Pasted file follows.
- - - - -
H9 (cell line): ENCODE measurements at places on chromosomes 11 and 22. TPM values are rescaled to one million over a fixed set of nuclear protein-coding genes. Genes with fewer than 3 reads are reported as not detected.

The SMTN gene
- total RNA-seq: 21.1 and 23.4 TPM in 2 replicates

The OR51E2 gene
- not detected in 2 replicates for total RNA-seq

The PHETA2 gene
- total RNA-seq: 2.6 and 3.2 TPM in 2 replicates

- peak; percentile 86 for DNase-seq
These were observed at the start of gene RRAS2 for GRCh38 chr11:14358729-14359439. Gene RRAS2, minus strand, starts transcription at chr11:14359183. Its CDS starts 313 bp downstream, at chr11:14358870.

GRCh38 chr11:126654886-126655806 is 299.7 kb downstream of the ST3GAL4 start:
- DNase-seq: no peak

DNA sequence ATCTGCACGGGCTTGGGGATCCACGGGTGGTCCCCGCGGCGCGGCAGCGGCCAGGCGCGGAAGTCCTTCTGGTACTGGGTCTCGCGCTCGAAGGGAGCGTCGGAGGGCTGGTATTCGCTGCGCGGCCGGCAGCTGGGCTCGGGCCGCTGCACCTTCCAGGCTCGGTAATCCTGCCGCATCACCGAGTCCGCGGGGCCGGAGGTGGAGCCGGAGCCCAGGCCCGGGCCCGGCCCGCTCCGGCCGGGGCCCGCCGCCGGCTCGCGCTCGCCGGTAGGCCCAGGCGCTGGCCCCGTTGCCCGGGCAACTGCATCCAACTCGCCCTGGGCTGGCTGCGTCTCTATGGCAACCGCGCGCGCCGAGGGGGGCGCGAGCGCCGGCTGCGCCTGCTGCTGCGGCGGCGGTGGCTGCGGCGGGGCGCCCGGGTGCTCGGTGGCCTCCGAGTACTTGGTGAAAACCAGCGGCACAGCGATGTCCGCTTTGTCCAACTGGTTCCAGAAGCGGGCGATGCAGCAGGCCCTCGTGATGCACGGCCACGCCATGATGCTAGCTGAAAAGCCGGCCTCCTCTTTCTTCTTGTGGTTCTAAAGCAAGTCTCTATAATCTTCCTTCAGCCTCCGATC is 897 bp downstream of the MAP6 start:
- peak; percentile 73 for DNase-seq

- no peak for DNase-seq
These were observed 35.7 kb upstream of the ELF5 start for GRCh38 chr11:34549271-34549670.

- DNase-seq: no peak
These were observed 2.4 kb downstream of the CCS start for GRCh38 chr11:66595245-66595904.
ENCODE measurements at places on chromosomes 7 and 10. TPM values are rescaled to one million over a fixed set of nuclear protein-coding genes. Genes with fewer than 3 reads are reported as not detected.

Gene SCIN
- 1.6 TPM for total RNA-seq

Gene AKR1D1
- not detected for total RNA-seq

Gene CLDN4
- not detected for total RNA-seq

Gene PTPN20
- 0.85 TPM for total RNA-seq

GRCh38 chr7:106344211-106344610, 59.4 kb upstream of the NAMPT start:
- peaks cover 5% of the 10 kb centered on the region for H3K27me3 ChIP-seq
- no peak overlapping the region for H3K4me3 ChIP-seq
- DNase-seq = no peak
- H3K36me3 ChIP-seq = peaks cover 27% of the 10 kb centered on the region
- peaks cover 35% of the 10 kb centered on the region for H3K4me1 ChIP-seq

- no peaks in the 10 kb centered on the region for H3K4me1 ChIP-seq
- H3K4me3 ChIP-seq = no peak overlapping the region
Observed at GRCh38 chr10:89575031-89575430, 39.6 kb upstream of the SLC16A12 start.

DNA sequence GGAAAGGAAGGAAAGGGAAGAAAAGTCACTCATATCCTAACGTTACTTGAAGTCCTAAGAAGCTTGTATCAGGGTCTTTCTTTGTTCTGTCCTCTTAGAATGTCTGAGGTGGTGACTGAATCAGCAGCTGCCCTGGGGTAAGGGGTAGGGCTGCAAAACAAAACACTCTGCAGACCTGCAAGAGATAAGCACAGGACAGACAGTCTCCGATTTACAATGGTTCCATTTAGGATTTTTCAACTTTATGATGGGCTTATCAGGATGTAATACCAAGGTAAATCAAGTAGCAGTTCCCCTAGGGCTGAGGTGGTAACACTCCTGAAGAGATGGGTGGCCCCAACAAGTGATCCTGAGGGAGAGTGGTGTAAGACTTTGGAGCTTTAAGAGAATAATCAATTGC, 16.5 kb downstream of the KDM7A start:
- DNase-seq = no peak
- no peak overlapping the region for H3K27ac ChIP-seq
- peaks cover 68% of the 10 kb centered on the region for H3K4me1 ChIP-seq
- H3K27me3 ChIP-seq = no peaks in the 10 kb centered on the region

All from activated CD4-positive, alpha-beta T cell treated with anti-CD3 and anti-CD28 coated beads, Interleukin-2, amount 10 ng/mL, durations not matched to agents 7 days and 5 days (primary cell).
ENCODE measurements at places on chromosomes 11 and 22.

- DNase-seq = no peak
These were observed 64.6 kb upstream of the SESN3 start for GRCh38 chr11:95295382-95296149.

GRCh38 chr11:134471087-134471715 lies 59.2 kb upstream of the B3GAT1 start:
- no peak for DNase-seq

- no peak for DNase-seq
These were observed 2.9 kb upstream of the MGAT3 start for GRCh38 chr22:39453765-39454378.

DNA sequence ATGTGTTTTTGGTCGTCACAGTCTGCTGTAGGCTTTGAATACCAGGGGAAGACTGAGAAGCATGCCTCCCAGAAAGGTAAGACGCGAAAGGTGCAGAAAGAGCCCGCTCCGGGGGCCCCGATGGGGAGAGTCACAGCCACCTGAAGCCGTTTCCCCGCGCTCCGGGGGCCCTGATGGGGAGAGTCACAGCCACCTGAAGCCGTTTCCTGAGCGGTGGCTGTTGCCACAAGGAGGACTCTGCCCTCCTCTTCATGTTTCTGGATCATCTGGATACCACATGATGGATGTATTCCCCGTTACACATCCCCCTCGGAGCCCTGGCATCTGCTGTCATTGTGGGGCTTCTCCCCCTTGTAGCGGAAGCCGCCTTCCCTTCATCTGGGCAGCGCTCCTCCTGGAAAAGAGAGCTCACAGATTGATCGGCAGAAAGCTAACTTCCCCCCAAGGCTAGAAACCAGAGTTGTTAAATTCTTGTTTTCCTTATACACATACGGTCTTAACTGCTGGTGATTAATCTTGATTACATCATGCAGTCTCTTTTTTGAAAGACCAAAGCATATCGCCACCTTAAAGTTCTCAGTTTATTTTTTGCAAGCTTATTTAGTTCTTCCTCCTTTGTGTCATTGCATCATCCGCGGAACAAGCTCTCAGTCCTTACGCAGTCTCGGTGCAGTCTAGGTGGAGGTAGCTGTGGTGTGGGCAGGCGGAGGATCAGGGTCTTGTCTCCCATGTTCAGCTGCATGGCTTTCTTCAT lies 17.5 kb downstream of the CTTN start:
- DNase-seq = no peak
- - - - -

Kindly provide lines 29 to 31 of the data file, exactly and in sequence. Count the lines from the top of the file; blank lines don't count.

- no peak overlapping the region for H3K4me3 ChIP-seq
- DNase-seq = no peak
- H3K36me3 ChIP-seq = peaks cover 27% of the 10 kb centered on the region